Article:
Sviesa has opened its digital platform for teachers and students to assist them with the distance learning process. The webinars and methodological material on distance learning was highly welcomed by teachers..
Poland: Schools in Poland have been closed since mid-March. It is very probable that they will stay closed until the summer holidays. The ministry issued a special law and expects teachers to run online classes despite the fact that not all of them have equipment, skills and bandwidth. The ministry allocated approximately € 40mill for municipalities to buy computers for teachers as well as children from less wealthy families. Most of the educational services (electronic gradebooks and ministry eLearning platform) are down frequently due to enormous traffic.
Learnetic's LMS platform is running smoothly and serves almost 5.000 schools at present. A long list of commercial resources is provided on the platform for free. Several textbook publishers opened their resources for free as well. Learnetic also supports schools in Lebanon with both platform and resources. All of Learnetic's employees work from home.
Portugal: Almost all the Portuguese schools have been closed since mid- March. Texto Editores is now providing educational digital content for to teachers and students for free.
The publisher has sent tutorials to teachers helping them to use the educational platform and also regular newsletters with both suggestions of inspiring activities and tips about distance education.
Serbia: The government has announced a state of emergency with many very restrictive measures on March 16th. Schools, kindergartens and universities are closed. The Ministry of education has organized broadcasting of many school classes through the main national TV channel.
In the meantime, Kreativni Centar, like all educational publishers have opened their digital platforms for free. They have also organized different online activities (like Kindergarten at home), mainly for supporting parents and kindergarten teachers. Kreativni centar's people work from home, hoping that this situation will not last for very long.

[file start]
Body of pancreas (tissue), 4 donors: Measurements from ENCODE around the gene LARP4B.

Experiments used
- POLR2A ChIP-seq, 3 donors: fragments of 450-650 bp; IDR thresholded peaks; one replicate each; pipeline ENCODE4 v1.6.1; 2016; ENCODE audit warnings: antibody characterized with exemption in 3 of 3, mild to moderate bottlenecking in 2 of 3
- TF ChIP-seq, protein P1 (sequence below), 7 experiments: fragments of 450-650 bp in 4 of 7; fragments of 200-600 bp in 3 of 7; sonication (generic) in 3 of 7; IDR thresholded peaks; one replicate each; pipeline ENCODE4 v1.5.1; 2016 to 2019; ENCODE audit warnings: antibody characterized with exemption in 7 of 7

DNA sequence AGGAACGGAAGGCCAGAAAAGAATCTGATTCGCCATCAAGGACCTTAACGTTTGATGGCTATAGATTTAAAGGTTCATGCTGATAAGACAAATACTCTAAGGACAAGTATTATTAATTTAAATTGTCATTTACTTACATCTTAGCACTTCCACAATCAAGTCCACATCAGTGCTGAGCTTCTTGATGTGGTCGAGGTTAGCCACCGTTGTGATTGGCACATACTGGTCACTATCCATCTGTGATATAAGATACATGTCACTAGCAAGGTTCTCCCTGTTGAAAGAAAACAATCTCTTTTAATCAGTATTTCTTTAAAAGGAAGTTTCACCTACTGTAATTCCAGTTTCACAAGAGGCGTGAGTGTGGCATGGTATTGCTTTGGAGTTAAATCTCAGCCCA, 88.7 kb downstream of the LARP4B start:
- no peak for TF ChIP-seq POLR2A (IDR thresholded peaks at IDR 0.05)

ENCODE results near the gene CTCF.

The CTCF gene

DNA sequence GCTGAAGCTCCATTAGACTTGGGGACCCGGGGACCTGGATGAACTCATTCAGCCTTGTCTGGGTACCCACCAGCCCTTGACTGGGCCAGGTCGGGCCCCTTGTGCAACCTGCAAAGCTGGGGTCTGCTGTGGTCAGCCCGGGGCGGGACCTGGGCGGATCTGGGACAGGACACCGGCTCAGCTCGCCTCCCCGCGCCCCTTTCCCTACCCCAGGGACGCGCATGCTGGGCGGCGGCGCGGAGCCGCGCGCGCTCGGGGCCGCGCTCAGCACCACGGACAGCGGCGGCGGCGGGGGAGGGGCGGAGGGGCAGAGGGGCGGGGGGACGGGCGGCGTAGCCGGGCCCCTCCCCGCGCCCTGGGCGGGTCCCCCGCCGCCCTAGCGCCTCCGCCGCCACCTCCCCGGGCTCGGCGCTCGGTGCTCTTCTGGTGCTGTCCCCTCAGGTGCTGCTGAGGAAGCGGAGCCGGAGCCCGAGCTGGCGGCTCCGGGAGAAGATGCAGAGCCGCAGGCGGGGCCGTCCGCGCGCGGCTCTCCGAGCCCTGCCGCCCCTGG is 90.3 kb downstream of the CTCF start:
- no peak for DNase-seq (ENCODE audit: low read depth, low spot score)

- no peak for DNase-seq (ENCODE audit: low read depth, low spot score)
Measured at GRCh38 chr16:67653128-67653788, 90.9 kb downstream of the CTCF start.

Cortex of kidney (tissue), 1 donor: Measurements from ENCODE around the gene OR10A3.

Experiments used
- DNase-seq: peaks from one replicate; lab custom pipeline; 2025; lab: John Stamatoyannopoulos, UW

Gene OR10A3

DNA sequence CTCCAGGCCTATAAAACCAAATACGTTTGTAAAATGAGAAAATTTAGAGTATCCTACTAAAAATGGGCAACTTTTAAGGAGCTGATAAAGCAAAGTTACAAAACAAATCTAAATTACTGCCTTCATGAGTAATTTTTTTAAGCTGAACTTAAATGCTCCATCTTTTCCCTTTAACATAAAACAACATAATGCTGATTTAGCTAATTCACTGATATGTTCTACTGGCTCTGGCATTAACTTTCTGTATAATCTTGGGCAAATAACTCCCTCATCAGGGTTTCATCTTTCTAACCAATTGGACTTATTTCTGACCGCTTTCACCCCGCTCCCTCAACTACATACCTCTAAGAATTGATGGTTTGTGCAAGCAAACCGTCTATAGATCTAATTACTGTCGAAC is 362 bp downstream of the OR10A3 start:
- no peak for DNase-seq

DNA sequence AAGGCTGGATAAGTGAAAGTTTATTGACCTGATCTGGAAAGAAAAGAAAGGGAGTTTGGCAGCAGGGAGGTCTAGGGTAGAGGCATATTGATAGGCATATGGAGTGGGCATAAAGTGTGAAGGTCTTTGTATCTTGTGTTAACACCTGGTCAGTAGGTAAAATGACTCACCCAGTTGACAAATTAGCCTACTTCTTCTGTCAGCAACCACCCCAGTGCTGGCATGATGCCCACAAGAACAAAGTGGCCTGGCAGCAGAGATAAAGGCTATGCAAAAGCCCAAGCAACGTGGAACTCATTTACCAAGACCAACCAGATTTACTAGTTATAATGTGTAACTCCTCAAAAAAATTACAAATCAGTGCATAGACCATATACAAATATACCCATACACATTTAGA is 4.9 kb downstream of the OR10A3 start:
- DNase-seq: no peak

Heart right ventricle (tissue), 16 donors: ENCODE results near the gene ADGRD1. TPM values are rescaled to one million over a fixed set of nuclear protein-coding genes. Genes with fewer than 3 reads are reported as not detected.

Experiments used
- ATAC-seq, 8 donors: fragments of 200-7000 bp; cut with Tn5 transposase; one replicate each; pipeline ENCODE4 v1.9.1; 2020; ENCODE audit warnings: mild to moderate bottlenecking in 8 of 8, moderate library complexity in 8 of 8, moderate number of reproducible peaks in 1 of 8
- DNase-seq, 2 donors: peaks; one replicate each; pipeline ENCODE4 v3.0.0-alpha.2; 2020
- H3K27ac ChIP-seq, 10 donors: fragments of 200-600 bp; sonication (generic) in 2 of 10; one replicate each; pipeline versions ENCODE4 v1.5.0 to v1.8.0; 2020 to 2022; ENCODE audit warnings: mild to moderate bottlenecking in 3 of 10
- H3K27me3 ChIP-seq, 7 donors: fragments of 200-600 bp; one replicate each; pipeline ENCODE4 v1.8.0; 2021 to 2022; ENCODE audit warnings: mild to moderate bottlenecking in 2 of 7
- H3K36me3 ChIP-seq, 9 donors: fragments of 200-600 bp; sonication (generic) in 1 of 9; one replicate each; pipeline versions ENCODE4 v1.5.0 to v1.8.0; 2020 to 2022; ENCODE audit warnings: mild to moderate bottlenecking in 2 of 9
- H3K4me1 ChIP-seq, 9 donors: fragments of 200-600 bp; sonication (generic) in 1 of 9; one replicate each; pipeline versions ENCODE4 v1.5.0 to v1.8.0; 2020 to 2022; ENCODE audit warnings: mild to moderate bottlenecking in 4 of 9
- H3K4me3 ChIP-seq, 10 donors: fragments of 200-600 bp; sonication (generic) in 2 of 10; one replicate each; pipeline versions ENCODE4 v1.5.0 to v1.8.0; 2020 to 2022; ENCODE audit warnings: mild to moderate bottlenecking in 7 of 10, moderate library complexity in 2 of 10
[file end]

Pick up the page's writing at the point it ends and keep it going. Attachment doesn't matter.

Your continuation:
Spain: The situation is still critical even though strict measures of "social distancing" were passed in mid-March. Schools have been closed since March 13th. It is likely that face-to-face tuition will be cancelled until September. The lockdown is the same as in many European countries, where possible, people work from home, only shopping for food and medicine is allowed.
The government is issuing a package of economic measures to help and mitigate the impact of the crisis. However, since the Spanish economy is largely depending on the service industry and tourism unemployment is expected to increase to 2008 levels.
The publishing house Vicens Vives reacted quickly, and launched a support landing page for all schools that did not have any digital content ready to continue the school year. On the site, links and licences to the contents of their k-12 catalogue are made available for any school to use, free and without registration. Schools and teachers are reacting very positively, which is important for the staff in terms of morale. It also represents a shift in the perception of digital content and platforms for many schools that are using them for the first time.
Sweden: In Sweden, only upper secondary schools and universities are closed. Natur och Kultur and several other publishing houses are providing digital content for free.
Ukraine: Ranok, despite schools still being open, have decided to launch online lessons for students. The lecturers are authors of Ranok textbooks and the best Ukrainian teachers. An E-school for teachers provides recorded webinars on diverse topics. Teachers and students will be given all digital materials for free for three weeks.